Michael Martin Murphey’s career
Grammy-nominated singer-songwriter Michael Martin Murphey performed at the 2017 Symphony in the Flint Hills as the featured guest artist alongside the Kansas City Symphony. The Texas-native, where his pioneer ancestors settled in 1858, has a four-decade career of over 35 albums. Here are some highlights:
- While in California in the mid-to-late 60s, where he studied creative writing at UCLA, Murphey led the country-rock group the Lewis & Clarke Expedition. One song he wrote, “What Am I Doing Hangin’ ‘Round?,” was recorded by the Monkees.
- Disillusioned with the Southern California music scene, Murphey left Los Angeles in 1968 to take up residence in the San Gabriel Mountains. Kenny Rogers gave Murphey his best showcase as a songwriter at the time by recording an entire album, “The Ballad of Calico,” comprised of songs Murphey had written about a Mojave Desert ghost town.
- Back in the Austin, Texas area during the early ’70s, he fell in with Jerry Jeff Walker, Willie Nelson and B.W. Stevenson as part of the Outlaw country movement.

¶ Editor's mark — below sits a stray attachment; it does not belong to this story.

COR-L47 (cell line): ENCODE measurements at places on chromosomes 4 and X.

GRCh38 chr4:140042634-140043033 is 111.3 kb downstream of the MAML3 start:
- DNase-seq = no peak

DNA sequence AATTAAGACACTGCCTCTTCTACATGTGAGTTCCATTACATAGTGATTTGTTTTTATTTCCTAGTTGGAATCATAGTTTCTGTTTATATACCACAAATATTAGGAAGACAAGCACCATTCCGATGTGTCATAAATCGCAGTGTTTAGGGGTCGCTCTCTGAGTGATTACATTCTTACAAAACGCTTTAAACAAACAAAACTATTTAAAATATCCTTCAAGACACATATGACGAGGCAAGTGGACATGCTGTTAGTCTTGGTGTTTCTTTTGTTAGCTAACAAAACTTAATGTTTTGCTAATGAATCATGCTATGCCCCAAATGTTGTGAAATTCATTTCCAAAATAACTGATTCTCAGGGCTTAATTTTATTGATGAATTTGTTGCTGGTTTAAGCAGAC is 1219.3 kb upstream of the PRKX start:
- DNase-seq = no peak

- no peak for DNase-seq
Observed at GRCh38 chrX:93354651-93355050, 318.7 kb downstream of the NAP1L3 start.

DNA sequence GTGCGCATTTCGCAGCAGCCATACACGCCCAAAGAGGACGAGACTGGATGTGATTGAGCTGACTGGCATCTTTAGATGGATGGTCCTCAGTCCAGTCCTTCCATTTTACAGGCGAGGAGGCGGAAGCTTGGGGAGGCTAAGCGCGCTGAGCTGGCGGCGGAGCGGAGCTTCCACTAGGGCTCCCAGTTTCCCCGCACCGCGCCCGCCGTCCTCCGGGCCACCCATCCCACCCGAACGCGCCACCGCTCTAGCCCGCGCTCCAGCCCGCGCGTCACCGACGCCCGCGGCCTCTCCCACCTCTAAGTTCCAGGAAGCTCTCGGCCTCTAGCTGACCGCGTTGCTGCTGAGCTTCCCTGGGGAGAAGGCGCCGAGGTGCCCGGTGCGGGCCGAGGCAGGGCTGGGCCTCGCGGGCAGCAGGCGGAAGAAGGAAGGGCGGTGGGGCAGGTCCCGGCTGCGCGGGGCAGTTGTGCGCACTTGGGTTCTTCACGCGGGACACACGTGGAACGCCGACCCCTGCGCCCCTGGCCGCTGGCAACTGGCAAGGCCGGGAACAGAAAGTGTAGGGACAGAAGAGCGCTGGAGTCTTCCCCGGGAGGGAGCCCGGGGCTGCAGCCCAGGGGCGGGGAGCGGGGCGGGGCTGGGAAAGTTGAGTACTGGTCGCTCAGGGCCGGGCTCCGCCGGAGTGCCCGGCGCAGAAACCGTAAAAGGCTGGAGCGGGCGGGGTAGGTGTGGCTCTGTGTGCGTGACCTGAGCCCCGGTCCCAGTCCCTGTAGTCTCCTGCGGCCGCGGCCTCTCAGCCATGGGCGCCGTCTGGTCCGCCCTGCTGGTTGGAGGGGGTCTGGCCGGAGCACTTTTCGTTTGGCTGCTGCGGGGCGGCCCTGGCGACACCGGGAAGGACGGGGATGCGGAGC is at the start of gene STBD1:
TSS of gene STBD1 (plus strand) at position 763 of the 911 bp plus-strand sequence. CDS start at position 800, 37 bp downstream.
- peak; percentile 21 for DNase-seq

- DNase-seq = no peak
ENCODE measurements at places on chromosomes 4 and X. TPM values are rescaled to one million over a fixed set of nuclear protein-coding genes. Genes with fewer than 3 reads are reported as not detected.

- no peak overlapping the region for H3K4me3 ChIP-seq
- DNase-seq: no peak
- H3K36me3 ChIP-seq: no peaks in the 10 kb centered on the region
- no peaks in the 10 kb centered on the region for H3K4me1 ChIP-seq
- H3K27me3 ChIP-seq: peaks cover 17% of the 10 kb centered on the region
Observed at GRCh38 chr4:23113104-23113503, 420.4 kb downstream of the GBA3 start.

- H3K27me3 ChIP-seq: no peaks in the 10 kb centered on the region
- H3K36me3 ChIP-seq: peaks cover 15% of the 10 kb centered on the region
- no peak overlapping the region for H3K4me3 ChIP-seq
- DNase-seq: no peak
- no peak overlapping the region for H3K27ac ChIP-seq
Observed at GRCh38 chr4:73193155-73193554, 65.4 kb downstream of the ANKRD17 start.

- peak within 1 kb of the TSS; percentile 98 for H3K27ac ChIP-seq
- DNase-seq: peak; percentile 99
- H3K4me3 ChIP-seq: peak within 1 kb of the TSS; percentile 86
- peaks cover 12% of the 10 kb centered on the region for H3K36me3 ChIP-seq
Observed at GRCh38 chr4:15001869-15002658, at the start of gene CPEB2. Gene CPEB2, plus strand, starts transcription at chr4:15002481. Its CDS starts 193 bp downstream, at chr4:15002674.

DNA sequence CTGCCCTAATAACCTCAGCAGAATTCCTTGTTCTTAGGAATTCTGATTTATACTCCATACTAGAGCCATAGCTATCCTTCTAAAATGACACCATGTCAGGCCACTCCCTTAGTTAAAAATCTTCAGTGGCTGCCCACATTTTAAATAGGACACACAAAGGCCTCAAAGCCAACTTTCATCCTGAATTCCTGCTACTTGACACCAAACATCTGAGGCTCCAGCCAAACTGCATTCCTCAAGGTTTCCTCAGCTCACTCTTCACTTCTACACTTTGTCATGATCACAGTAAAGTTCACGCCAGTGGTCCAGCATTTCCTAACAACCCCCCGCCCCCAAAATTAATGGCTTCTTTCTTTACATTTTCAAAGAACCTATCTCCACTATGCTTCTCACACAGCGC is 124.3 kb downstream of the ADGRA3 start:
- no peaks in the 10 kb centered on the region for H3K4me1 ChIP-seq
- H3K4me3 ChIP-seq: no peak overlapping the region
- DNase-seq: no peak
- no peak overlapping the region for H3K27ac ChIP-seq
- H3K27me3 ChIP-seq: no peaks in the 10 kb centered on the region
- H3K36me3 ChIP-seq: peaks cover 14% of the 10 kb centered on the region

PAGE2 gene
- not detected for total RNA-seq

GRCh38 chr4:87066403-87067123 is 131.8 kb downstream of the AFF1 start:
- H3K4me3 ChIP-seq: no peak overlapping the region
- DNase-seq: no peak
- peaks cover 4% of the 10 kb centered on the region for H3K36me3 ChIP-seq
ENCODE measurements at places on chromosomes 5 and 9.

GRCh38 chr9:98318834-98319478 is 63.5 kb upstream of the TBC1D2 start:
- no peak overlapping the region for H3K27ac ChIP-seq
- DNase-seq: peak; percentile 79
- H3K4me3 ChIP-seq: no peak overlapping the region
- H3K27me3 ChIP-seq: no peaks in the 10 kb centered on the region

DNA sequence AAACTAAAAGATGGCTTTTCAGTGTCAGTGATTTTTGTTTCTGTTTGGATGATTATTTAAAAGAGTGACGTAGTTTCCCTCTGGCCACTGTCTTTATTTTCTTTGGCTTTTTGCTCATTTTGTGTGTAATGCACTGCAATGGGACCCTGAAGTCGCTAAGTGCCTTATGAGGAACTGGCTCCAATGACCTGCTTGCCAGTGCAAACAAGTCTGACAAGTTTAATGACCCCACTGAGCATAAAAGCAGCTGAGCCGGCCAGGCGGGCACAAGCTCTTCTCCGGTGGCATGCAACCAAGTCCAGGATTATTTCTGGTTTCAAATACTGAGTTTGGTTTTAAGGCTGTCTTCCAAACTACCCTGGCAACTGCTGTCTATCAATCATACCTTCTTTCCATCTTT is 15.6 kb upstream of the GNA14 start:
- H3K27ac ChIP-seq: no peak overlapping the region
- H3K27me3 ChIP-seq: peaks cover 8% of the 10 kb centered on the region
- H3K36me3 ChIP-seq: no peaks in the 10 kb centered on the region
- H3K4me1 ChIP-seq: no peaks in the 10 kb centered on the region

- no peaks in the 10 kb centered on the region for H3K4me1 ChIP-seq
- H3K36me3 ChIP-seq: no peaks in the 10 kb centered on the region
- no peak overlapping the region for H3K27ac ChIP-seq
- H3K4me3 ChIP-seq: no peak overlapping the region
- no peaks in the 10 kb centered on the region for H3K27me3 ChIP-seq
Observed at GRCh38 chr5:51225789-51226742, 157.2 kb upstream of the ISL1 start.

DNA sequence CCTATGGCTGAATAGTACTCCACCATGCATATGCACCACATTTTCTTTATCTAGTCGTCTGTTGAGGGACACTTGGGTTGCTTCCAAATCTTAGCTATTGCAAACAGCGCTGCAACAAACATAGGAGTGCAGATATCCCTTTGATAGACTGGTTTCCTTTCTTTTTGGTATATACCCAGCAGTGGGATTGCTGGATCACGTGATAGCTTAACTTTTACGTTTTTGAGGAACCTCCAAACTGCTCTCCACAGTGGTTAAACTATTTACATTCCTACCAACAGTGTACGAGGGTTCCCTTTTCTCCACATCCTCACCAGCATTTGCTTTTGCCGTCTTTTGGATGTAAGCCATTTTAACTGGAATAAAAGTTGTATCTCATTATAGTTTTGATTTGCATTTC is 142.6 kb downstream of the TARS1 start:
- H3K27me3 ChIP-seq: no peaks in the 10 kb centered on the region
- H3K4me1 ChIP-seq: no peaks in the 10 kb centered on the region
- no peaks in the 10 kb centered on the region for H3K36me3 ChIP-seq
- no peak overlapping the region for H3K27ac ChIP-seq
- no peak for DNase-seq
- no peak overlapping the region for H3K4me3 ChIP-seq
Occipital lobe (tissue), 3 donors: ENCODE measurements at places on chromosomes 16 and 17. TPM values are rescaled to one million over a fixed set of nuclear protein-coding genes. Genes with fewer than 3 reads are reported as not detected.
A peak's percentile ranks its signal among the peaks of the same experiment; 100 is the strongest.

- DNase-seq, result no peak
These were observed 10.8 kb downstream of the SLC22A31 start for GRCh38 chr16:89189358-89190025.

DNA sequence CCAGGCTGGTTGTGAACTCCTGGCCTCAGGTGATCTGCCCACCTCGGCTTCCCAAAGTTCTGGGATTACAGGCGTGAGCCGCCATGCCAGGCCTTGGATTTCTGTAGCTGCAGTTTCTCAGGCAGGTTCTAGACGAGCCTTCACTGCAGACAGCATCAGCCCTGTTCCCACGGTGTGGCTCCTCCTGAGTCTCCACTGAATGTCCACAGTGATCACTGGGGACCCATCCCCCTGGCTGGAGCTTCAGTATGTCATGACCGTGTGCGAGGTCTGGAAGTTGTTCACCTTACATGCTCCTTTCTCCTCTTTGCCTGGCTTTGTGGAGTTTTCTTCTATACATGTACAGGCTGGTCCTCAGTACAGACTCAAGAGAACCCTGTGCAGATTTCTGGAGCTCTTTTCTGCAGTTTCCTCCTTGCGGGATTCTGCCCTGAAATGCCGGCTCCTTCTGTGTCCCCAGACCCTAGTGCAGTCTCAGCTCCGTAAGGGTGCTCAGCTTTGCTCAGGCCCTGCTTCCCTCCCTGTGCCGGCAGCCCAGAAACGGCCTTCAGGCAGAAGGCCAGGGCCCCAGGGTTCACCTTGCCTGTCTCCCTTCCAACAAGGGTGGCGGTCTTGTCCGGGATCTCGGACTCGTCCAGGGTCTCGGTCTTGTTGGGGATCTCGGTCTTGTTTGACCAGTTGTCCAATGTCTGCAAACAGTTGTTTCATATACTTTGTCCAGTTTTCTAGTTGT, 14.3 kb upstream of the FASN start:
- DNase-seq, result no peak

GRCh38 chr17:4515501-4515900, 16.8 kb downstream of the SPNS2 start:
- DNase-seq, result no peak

- In 1971, he was signed to his first solo recording contract on A&M Records. His first album, “Geronimo’s Cadillac” (1972), yielded a hit in the title song.
- A second album, “Cosmic Cowboy Souvenir,” was well received critically and a hit in the Austin area, leading to a new moniker for Murphey — “The Cosmic Cowboy.”
- It was his second album, “Blue Sky – Night Thunder,” that marked Murphey’s commercial breakthrough. He had first heard the story as a child of a ghost horse rescuing people in the desert, and he dreamed of something similar one night as an adult. He set it down to music and lyrics the same evening. The resulting song, “Wildfire,” got to number three on the pop charts in 1975 and became Murphey’s first gold record.
- He saw more success with “Swans Against the Sun,” which included his first country chart hit, “A Mansion on the Hill.”
- In 1983, Murphey was voted Best New Male Vocalist of the year by the American Country Music Association.
- It was after this that Murphey fully returned to one of the first loves of his life: cowboy music. In 1990, he recorded “Cowboy Songs,” made up of traditional and popular songs from the genre, including “The Yellow Rose of Texas” and “Tumbling Tumbleweeds.” That record stumbled on a niche waiting to be filled, selling several times more than any of Murphey’s other Warner Bros. releases.
- Murphey has since recorded a number of additional albums focused on Western songs.
— Andrew Linnabary